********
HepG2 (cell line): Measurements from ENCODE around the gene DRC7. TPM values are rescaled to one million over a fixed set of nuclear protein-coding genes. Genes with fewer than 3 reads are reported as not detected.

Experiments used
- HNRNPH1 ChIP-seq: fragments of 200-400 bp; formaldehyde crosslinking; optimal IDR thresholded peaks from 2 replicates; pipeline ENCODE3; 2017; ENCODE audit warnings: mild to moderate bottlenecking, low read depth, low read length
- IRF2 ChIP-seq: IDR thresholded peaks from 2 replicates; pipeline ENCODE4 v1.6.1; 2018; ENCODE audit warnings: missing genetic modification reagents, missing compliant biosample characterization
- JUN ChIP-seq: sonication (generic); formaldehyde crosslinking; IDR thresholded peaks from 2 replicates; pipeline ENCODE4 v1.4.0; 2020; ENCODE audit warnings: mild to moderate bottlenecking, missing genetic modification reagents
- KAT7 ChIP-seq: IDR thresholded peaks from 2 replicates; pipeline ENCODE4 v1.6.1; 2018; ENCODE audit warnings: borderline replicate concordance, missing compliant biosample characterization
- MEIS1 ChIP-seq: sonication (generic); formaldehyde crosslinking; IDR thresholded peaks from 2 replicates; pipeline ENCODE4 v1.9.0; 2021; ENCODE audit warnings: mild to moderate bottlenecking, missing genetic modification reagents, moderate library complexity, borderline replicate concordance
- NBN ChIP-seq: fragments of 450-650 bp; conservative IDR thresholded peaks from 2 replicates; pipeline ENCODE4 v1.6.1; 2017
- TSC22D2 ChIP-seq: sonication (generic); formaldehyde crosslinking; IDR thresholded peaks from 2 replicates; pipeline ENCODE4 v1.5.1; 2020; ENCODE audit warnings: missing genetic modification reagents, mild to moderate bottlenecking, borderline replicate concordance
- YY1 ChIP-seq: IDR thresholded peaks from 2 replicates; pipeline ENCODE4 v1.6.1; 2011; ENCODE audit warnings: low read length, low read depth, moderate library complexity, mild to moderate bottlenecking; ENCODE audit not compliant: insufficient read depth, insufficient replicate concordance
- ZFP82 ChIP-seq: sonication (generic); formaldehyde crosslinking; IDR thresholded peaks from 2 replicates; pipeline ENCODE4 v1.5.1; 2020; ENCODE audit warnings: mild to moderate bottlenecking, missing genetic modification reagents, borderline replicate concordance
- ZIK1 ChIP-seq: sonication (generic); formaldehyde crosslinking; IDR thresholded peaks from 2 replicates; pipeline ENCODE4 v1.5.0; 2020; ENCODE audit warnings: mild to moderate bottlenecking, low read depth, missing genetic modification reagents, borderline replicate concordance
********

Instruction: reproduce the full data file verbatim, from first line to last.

HepG2 (cell line): Measurements from ENCODE around the gene DRC7. TPM values are rescaled to one million over a fixed set of nuclear protein-coding genes. Genes with fewer than 3 reads are reported as not detected.

Experiments used
- HNRNPH1 ChIP-seq: fragments of 200-400 bp; formaldehyde crosslinking; optimal IDR thresholded peaks from 2 replicates; pipeline ENCODE3; 2017; ENCODE audit warnings: mild to moderate bottlenecking, low read depth, low read length
- IRF2 ChIP-seq: IDR thresholded peaks from 2 replicates; pipeline ENCODE4 v1.6.1; 2018; ENCODE audit warnings: missing genetic modification reagents, missing compliant biosample characterization
- JUN ChIP-seq: sonication (generic); formaldehyde crosslinking; IDR thresholded peaks from 2 replicates; pipeline ENCODE4 v1.4.0; 2020; ENCODE audit warnings: mild to moderate bottlenecking, missing genetic modification reagents
- KAT7 ChIP-seq: IDR thresholded peaks from 2 replicates; pipeline ENCODE4 v1.6.1; 2018; ENCODE audit warnings: borderline replicate concordance, missing compliant biosample characterization
- MEIS1 ChIP-seq: sonication (generic); formaldehyde crosslinking; IDR thresholded peaks from 2 replicates; pipeline ENCODE4 v1.9.0; 2021; ENCODE audit warnings: mild to moderate bottlenecking, missing genetic modification reagents, moderate library complexity, borderline replicate concordance
- NBN ChIP-seq: fragments of 450-650 bp; conservative IDR thresholded peaks from 2 replicates; pipeline ENCODE4 v1.6.1; 2017
- TSC22D2 ChIP-seq: sonication (generic); formaldehyde crosslinking; IDR thresholded peaks from 2 replicates; pipeline ENCODE4 v1.5.1; 2020; ENCODE audit warnings: missing genetic modification reagents, mild to moderate bottlenecking, borderline replicate concordance
- YY1 ChIP-seq: IDR thresholded peaks from 2 replicates; pipeline ENCODE4 v1.6.1; 2011; ENCODE audit warnings: low read length, low read depth, moderate library complexity, mild to moderate bottlenecking; ENCODE audit not compliant: insufficient read depth, insufficient replicate concordance
- ZFP82 ChIP-seq: sonication (generic); formaldehyde crosslinking; IDR thresholded peaks from 2 replicates; pipeline ENCODE4 v1.5.1; 2020; ENCODE audit warnings: mild to moderate bottlenecking, missing genetic modification reagents, borderline replicate concordance
- ZIK1 ChIP-seq: sonication (generic); formaldehyde crosslinking; IDR thresholded peaks from 2 replicates; pipeline ENCODE4 v1.5.0; 2020; ENCODE audit warnings: mild to moderate bottlenecking, low read depth, missing genetic modification reagents, borderline replicate concordance